If you are approaching retirement in the next 10-15 years, you are reaching a window where you need to be intentional to prep your retirement savings. This doesn’t just apply to how much you’re saving – equally important is the financial tools you’re using to structure your retirement income.
One of the primary factors that help you decide which tools you’re using is how your savings will be taxed. You may have heard these called “the three buckets”, each representing how different retirement assets are taxed. Your three savings buckets include tax-deferred, tax-free, and taxable accounts. Once you know how they work, you can begin to make more informed decisions about how each can help you maximize your savings in retirement.
Bucket 1: Tax-Deferred Accounts
Tax-deferred accounts provide tax deductions when you contribute. These investments grow tax-free yearly, and withdrawals are subject to standard income tax as your salary would be. The amount you have in tax-deferred accounts, like your 401K, you pay 30% to 40% in taxes when you make withdrawals.
You can decide whether you’ll make pre-tax and Roth contributions; understand that those in high-tax states already contribute pre-tax. Some IRAs are tax-deferred, but the only way to get pre-tax funds into them is if you don’t have an employer retirement account or your income is below the threshold. You can get after-tax money into a tax-deferred account in an IRA, but the portion of the withdrawal from the tax-deferred account that is after-tax will not be taxed, as per the prorate rule.
Bucket 2: Tax-Free Accounts
With tax-free accounts, your contributions may or not offer a tax deduction. The accounts’ investments will grow tax-free yearly, and withdrawals will be tax-free. There are three common ways to get money into tax-free accounts:
After-Tax Contributions to a 401K
These contributions should be converted to the Roth sub-account immediately, leaving both contributions and earnings safe in a tax-free Roth account.
Backdoor Roth IRA Contributions
A “Backdoor Roth IRA” is a strategy used by high earners for converting a traditional IRA to a Roth IRA. This is commonly use for individuals that have an income that exceeds the Roth IRA income limits.
Contributions to a Health Savings Account
While these tax-free withdrawals only apply to health care expenses, you will probably need them for precisely that in retirement years.
Bucket #3: Taxable Accounts
When contributing to taxable accounts, there are no tax deductions. Each year’s income made from investments is subject to capital gains taxes. Upon selling investments, you then owe capital gains taxes on the gain at that moment. Getting money into taxable accounts usually occurs in one of two ways:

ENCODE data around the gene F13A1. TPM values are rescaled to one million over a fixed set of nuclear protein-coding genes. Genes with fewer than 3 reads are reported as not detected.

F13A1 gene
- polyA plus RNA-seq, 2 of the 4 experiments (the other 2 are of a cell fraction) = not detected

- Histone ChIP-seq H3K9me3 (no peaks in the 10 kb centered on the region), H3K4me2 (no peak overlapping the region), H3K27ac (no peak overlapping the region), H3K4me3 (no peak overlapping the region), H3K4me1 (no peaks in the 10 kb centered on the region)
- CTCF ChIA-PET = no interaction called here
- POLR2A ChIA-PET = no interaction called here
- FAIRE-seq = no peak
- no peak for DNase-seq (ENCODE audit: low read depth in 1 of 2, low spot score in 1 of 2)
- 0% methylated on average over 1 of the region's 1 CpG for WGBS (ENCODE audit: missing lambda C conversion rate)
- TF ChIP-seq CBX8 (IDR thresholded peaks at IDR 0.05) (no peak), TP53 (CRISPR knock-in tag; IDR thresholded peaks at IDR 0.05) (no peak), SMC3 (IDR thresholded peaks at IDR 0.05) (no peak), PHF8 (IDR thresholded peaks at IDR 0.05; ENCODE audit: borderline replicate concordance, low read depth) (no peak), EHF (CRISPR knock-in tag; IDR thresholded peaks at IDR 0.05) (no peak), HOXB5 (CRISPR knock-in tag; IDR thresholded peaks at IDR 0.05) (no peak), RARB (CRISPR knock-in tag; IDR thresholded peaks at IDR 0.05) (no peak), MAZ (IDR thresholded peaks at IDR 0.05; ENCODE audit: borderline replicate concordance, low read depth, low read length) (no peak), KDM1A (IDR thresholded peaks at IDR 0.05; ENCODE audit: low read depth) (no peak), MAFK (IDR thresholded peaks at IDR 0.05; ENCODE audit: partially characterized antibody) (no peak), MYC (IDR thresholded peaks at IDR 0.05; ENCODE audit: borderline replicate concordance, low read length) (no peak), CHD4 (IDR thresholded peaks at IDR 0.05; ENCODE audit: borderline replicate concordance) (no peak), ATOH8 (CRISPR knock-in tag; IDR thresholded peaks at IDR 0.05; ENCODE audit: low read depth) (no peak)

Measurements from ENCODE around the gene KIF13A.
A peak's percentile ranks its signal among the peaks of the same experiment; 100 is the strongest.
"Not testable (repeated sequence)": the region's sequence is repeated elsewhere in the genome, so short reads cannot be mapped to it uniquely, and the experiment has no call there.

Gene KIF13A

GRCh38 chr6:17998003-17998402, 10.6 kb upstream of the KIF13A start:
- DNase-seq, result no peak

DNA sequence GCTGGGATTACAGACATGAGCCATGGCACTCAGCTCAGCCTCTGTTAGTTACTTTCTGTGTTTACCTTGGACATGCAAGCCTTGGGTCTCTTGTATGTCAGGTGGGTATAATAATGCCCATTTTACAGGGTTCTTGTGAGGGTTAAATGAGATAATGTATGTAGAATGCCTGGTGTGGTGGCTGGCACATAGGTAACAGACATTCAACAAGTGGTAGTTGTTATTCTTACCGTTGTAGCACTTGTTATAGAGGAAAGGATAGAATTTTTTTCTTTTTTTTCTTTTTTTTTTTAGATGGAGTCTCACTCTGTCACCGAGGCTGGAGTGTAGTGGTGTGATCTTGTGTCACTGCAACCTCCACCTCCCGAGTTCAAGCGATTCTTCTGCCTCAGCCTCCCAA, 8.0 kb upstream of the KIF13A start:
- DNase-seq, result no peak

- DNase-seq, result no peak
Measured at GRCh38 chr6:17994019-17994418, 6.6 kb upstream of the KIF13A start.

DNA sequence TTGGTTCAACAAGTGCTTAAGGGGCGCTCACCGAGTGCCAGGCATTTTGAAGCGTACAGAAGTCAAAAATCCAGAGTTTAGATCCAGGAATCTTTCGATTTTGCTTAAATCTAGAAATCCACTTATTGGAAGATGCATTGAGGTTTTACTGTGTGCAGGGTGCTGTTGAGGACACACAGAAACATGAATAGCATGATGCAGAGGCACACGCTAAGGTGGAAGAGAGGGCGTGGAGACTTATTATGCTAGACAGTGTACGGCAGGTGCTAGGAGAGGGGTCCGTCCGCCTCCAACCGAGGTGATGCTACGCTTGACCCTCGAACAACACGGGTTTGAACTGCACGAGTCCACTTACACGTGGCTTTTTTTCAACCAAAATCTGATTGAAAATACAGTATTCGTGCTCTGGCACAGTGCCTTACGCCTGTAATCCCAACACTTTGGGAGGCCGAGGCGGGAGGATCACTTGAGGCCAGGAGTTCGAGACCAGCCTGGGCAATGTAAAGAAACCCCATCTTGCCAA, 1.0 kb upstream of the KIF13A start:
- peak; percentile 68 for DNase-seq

Company Stock Plan Deposits into a Brokerage Account
These deposits are in your name at one of the more popular firms like Fidelity, Schwab, and Morgan Stanley. If your company is public, this is RSUs when vested, ESPP shares when purchased at the end of the purchase period, or when options are exercised.
You Invest Your Money into a Brokerage Account
This can happen through a robo-advisor like Betterment, a crypto account like Coinbase, a stock-trading app like Robinhood, or a traditional firm like Schwab and Fidelity, where you choose your stocks or funds.
Why are the Three Buckets Important?
We haven’t merely shared this information to help you brush up on personal finance. There are real benefits to you now and later, including:
Your Tax Savings Today
The most important reason to contribute to a tax-deferred account is that you get a tax deduction NOW, reducing your current tax bill. This may be advisable as a tactic to manage your current tax bracket.
Managing Your Retirement Tax Burden
Your investments are designed to provide your future income, but you still want to control your taxes. While you’ll be getting Social Security income by the time you reach seventy, your income determines how much of that income is taxed and how much Medicare Part B premiums will cost you.
You can control AGI, having a lower AGI and minimizing tax rates and surcharges. And it’s something to consider when you contribute to all three of the accounts mentioned above, especially when tax-deferred and taxable accounts add to your AGI.
Ready to Create a Tax-efficient Retirement Plan?
Are you ready to take the next step and craft a tax-efficient retirement plan? We invite you to check out our workshops for pre-retirees. We have in-person events as well as online options to help connect you with the guidance you need to get your assets organized and manage your tax burden in retirement.